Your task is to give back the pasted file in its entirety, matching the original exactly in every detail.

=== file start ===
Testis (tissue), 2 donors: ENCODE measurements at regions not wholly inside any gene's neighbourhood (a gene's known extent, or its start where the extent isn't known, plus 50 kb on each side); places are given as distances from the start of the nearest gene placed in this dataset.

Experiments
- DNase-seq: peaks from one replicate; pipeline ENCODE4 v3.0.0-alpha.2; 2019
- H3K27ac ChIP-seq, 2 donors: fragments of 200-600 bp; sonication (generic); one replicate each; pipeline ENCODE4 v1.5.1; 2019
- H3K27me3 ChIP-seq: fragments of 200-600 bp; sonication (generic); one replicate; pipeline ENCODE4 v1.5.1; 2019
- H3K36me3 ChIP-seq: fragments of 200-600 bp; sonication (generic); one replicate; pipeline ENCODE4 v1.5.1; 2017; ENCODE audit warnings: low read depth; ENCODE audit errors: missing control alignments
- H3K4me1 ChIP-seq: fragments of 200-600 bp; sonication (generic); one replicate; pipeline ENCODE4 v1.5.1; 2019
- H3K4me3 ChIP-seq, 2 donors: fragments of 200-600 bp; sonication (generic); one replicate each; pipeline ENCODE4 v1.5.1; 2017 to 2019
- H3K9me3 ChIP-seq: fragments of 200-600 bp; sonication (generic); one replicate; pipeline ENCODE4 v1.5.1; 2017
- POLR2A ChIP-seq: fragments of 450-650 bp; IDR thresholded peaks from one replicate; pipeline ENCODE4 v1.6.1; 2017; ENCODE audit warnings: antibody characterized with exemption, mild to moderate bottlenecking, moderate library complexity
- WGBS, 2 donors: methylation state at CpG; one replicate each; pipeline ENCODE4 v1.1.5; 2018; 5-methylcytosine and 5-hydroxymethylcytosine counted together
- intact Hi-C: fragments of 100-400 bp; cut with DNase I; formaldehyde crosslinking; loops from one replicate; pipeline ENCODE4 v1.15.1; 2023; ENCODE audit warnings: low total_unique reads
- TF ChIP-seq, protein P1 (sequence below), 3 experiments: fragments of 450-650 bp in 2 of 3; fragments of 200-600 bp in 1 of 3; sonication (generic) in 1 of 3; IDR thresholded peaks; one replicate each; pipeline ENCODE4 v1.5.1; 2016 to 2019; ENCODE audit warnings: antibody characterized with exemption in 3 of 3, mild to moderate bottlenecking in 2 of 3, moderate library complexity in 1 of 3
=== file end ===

Testis (tissue), 2 donors: ENCODE measurements at regions not wholly inside any gene's neighbourhood (a gene's known extent, or its start where the extent isn't known, plus 50 kb on each side); places are given as distances from the start of the nearest gene placed in this dataset.

Experiments
- DNase-seq: peaks from one replicate; pipeline ENCODE4 v3.0.0-alpha.2; 2019
- H3K27ac ChIP-seq, 2 donors: fragments of 200-600 bp; sonication (generic); one replicate each; pipeline ENCODE4 v1.5.1; 2019
- H3K27me3 ChIP-seq: fragments of 200-600 bp; sonication (generic); one replicate; pipeline ENCODE4 v1.5.1; 2019
- H3K36me3 ChIP-seq: fragments of 200-600 bp; sonication (generic); one replicate; pipeline ENCODE4 v1.5.1; 2017; ENCODE audit warnings: low read depth; ENCODE audit errors: missing control alignments
- H3K4me1 ChIP-seq: fragments of 200-600 bp; sonication (generic); one replicate; pipeline ENCODE4 v1.5.1; 2019
- H3K4me3 ChIP-seq, 2 donors: fragments of 200-600 bp; sonication (generic); one replicate each; pipeline ENCODE4 v1.5.1; 2017 to 2019
- H3K9me3 ChIP-seq: fragments of 200-600 bp; sonication (generic); one replicate; pipeline ENCODE4 v1.5.1; 2017
- POLR2A ChIP-seq: fragments of 450-650 bp; IDR thresholded peaks from one replicate; pipeline ENCODE4 v1.6.1; 2017; ENCODE audit warnings: antibody characterized with exemption, mild to moderate bottlenecking, moderate library complexity
- WGBS, 2 donors: methylation state at CpG; one replicate each; pipeline ENCODE4 v1.1.5; 2018; 5-methylcytosine and 5-hydroxymethylcytosine counted together
- intact Hi-C: fragments of 100-400 bp; cut with DNase I; formaldehyde crosslinking; loops from one replicate; pipeline ENCODE4 v1.15.1; 2023; ENCODE audit warnings: low total_unique reads
- TF ChIP-seq, protein P1 (sequence below), 3 experiments: fragments of 450-650 bp in 2 of 3; fragments of 200-600 bp in 1 of 3; sonication (generic) in 1 of 3; IDR thresholded peaks; one replicate each; pipeline ENCODE4 v1.5.1; 2016 to 2019; ENCODE audit warnings: antibody characterized with exemption in 3 of 3, mild to moderate bottlenecking in 2 of 3, moderate library complexity in 1 of 3